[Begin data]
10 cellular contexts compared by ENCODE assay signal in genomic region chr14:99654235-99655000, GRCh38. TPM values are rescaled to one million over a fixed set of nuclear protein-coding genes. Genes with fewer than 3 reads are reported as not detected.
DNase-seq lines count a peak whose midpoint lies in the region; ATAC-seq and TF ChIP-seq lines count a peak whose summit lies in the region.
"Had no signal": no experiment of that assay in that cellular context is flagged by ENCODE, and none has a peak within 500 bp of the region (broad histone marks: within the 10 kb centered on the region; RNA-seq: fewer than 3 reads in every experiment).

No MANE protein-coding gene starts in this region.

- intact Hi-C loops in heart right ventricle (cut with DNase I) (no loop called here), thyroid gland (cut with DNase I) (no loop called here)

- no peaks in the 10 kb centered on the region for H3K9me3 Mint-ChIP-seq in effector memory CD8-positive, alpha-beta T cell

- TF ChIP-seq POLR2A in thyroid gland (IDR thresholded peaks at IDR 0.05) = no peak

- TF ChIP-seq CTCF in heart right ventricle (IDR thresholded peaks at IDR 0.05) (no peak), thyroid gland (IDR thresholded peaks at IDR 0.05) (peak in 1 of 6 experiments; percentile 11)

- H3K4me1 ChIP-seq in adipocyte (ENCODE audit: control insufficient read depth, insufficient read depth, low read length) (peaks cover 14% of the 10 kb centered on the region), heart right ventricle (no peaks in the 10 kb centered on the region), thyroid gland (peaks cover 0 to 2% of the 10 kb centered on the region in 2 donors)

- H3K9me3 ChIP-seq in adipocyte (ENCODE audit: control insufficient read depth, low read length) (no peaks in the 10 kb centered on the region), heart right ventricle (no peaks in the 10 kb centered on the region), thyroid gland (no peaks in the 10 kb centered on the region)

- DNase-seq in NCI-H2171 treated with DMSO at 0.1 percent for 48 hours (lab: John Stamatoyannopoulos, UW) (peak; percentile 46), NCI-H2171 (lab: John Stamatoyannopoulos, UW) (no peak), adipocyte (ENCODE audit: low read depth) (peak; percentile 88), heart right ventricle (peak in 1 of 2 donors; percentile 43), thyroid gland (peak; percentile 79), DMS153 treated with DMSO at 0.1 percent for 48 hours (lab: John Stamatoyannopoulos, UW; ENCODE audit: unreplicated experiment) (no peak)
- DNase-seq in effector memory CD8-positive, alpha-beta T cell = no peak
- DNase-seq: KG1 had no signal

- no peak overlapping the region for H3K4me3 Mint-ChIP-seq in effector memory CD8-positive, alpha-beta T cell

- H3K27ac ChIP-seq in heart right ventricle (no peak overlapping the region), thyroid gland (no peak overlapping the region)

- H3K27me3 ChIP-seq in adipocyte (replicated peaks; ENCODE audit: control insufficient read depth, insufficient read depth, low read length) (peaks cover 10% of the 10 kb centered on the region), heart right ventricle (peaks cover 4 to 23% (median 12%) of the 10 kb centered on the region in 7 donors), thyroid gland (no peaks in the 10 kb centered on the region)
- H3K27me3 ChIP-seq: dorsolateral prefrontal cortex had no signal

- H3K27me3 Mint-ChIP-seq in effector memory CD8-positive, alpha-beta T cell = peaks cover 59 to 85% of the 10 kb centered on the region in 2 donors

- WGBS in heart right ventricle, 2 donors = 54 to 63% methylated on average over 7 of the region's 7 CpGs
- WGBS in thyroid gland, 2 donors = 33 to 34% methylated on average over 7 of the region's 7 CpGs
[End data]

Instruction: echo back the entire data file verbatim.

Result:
10 cellular contexts compared by ENCODE assay signal in genomic region chr14:99654235-99655000, GRCh38. TPM values are rescaled to one million over a fixed set of nuclear protein-coding genes. Genes with fewer than 3 reads are reported as not detected.
DNase-seq lines count a peak whose midpoint lies in the region; ATAC-seq and TF ChIP-seq lines count a peak whose summit lies in the region.
"Had no signal": no experiment of that assay in that cellular context is flagged by ENCODE, and none has a peak within 500 bp of the region (broad histone marks: within the 10 kb centered on the region; RNA-seq: fewer than 3 reads in every experiment).

No MANE protein-coding gene starts in this region.

- intact Hi-C loops in heart right ventricle (cut with DNase I) (no loop called here), thyroid gland (cut with DNase I) (no loop called here)

- no peaks in the 10 kb centered on the region for H3K9me3 Mint-ChIP-seq in effector memory CD8-positive, alpha-beta T cell

- TF ChIP-seq POLR2A in thyroid gland (IDR thresholded peaks at IDR 0.05) = no peak

- TF ChIP-seq CTCF in heart right ventricle (IDR thresholded peaks at IDR 0.05) (no peak), thyroid gland (IDR thresholded peaks at IDR 0.05) (peak in 1 of 6 experiments; percentile 11)

- H3K4me1 ChIP-seq in adipocyte (ENCODE audit: control insufficient read depth, insufficient read depth, low read length) (peaks cover 14% of the 10 kb centered on the region), heart right ventricle (no peaks in the 10 kb centered on the region), thyroid gland (peaks cover 0 to 2% of the 10 kb centered on the region in 2 donors)

- H3K9me3 ChIP-seq in adipocyte (ENCODE audit: control insufficient read depth, low read length) (no peaks in the 10 kb centered on the region), heart right ventricle (no peaks in the 10 kb centered on the region), thyroid gland (no peaks in the 10 kb centered on the region)

- DNase-seq in NCI-H2171 treated with DMSO at 0.1 percent for 48 hours (lab: John Stamatoyannopoulos, UW) (peak; percentile 46), NCI-H2171 (lab: John Stamatoyannopoulos, UW) (no peak), adipocyte (ENCODE audit: low read depth) (peak; percentile 88), heart right ventricle (peak in 1 of 2 donors; percentile 43), thyroid gland (peak; percentile 79), DMS153 treated with DMSO at 0.1 percent for 48 hours (lab: John Stamatoyannopoulos, UW; ENCODE audit: unreplicated experiment) (no peak)
- DNase-seq in effector memory CD8-positive, alpha-beta T cell = no peak
- DNase-seq: KG1 had no signal

- no peak overlapping the region for H3K4me3 Mint-ChIP-seq in effector memory CD8-positive, alpha-beta T cell

- H3K27ac ChIP-seq in heart right ventricle (no peak overlapping the region), thyroid gland (no peak overlapping the region)

- H3K27me3 ChIP-seq in adipocyte (replicated peaks; ENCODE audit: control insufficient read depth, insufficient read depth, low read length) (peaks cover 10% of the 10 kb centered on the region), heart right ventricle (peaks cover 4 to 23% (median 12%) of the 10 kb centered on the region in 7 donors), thyroid gland (no peaks in the 10 kb centered on the region)
- H3K27me3 ChIP-seq: dorsolateral prefrontal cortex had no signal

- H3K27me3 Mint-ChIP-seq in effector memory CD8-positive, alpha-beta T cell = peaks cover 59 to 85% of the 10 kb centered on the region in 2 donors

- WGBS in heart right ventricle, 2 donors = 54 to 63% methylated on average over 7 of the region's 7 CpGs
- WGBS in thyroid gland, 2 donors = 33 to 34% methylated on average over 7 of the region's 7 CpGs